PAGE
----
Koocanusa Sand Dunes isn’t actually hidden but less-hear off. These dunes and trails system is located between Lake Koocanusa and Sophie Lake south of the Canadian border. Most of the sand dunes and play pits here are only accessible when water levels are low. From May through late June, this region turns into a rider’s paradise. Sand dunes here range from 3 to 40 feet tall, while the trails run 20 miles long into the woods and reservoir. Even the original City of Rexford stays underwater, and only when the water level comes down can one see old concrete buildings and structures.
Other Less Explored Paths And Secret Attractions To Visit In Montana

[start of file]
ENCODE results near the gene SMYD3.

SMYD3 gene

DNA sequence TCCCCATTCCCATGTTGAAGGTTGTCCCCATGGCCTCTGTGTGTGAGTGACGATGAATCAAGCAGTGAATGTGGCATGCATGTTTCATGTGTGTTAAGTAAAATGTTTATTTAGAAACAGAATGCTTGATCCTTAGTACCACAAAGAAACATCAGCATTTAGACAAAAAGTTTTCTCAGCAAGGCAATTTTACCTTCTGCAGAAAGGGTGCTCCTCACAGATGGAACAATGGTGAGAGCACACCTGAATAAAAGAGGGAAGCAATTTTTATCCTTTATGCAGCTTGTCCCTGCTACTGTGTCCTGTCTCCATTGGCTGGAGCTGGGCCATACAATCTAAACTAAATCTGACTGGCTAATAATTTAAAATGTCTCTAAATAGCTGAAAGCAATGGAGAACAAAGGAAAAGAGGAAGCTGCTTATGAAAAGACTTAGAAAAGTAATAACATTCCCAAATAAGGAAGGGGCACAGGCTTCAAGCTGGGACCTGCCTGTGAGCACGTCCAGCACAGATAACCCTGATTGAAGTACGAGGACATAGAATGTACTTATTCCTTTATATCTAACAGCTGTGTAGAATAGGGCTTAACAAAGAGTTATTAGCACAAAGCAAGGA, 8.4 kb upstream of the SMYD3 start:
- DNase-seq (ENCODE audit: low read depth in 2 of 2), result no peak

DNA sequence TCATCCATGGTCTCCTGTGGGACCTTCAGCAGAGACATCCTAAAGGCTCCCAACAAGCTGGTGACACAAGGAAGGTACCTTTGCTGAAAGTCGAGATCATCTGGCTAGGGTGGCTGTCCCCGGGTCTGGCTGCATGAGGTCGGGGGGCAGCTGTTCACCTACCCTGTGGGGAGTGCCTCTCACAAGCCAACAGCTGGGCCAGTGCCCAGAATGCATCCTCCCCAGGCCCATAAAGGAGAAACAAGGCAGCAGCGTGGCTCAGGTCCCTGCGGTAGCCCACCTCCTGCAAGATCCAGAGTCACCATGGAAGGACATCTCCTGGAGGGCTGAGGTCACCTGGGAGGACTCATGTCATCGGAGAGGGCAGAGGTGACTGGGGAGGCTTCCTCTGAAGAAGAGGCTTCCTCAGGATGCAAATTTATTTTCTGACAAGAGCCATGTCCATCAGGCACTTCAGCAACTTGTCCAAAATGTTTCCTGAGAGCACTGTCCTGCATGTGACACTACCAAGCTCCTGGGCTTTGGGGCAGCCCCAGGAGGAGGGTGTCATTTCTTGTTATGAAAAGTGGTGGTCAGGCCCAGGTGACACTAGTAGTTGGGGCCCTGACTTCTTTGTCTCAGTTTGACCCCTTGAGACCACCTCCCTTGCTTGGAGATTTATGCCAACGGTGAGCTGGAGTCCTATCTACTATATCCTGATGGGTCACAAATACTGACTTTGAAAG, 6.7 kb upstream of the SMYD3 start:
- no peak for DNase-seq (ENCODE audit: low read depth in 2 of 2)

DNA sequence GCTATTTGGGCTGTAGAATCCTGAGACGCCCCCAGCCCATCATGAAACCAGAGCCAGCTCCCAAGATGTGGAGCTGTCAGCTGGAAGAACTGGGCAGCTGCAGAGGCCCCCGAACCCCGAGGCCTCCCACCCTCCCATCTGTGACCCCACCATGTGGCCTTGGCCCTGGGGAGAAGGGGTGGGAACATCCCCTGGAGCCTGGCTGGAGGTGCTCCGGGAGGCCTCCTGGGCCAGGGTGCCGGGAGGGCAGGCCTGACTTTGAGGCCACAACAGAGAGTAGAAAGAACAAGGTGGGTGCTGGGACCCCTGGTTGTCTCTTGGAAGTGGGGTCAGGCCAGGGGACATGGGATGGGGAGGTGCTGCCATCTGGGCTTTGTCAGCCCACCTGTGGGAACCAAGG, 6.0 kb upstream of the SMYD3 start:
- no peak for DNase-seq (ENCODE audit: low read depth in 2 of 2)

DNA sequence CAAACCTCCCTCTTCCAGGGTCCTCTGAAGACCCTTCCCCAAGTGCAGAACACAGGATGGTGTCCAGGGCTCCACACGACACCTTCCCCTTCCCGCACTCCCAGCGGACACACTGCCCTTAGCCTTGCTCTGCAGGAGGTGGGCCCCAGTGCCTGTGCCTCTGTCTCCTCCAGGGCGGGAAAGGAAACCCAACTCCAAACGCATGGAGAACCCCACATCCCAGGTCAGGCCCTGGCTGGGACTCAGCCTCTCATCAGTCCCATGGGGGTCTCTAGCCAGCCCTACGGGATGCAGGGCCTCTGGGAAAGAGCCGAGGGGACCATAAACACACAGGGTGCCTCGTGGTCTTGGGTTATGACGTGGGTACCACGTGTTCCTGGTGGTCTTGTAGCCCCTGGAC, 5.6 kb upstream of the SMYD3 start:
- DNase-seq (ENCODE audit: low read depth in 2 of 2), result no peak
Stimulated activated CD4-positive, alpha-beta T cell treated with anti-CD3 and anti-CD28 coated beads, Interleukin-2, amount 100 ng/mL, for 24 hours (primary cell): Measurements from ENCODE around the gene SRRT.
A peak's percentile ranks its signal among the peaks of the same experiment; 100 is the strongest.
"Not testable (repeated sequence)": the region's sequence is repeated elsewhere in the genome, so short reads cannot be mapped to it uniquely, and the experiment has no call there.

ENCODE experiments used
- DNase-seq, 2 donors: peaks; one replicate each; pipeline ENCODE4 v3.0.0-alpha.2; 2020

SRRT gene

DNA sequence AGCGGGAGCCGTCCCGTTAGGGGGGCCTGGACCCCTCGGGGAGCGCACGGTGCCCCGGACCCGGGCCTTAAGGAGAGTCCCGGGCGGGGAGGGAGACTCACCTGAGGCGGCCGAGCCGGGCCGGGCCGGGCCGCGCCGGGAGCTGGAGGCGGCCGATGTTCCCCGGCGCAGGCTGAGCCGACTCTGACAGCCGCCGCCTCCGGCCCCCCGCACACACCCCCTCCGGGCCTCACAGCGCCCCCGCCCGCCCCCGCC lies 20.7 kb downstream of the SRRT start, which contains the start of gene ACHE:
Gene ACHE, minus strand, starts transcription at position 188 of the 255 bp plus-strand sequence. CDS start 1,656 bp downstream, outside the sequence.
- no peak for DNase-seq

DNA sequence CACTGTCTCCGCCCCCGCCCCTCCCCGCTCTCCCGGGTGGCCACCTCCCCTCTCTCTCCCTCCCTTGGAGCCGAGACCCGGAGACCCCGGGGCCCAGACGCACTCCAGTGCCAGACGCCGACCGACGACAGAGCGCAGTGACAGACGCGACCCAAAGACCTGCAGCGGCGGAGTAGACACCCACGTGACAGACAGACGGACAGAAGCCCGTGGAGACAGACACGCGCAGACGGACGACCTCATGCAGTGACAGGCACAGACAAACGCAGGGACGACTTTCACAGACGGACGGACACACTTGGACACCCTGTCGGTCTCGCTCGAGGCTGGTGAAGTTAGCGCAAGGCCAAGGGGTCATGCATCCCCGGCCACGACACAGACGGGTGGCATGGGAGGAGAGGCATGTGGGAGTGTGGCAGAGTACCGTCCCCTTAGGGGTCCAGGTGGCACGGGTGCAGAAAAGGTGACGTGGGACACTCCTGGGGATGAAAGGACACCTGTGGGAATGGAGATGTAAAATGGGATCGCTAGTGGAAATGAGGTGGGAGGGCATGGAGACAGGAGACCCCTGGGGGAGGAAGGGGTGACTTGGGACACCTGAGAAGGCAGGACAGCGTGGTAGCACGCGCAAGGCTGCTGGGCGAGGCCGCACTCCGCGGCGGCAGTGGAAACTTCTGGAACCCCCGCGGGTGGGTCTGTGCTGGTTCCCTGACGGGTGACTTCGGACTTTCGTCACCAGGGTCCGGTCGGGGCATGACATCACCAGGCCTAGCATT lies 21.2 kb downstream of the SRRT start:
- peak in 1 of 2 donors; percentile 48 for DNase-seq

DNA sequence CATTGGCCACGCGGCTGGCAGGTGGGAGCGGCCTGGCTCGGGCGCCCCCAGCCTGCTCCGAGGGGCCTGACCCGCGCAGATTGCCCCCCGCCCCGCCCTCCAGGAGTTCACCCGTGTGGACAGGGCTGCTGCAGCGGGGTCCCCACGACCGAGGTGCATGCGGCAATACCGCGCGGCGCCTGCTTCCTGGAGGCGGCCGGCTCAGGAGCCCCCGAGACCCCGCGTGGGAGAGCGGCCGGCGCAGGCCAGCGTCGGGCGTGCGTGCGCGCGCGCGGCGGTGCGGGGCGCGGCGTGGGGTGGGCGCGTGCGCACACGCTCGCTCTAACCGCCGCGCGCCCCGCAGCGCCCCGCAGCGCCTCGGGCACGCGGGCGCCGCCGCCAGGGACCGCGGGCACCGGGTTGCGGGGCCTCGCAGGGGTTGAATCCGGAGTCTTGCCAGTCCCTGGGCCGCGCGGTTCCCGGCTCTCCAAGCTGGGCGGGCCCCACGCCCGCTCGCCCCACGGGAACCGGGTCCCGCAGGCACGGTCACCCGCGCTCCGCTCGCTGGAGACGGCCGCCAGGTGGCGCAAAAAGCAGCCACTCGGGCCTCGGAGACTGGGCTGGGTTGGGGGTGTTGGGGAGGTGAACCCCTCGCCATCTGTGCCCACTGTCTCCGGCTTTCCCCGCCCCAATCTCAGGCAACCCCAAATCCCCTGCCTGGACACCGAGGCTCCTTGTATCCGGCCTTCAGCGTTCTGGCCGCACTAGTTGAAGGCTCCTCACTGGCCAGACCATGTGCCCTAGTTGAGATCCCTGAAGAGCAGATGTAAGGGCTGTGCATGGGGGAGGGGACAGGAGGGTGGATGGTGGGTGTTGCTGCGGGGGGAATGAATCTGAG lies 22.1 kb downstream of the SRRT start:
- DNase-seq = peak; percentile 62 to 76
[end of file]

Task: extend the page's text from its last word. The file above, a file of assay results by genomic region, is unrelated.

9. The Roe River (It is the smallest river in the world and measures an average of 201 feet in length. As Roe River flows parallel to the mighty Missouri River, it is often overlooked).
10. The Boiling River (A prominent feature of the Yellowstone National Forest, the Boiling River is a must-visit. However, visitors often overlook and fail to explore this site due to several other elements. You can visit here to soak into the hot water. Remember soaking into Boiling River is restricted to designated space as at some places the water is boiling hot and unsafe to even touch).
11. The Ptarmigan Tunnel (It is located in the Glacier National Park, but due to its other features, the tunnel is often overlooked. Originally built for horses, these 250 feet long tunnel and its trail are only recommended for experienced hikers. The best time to explore this place is during summers.)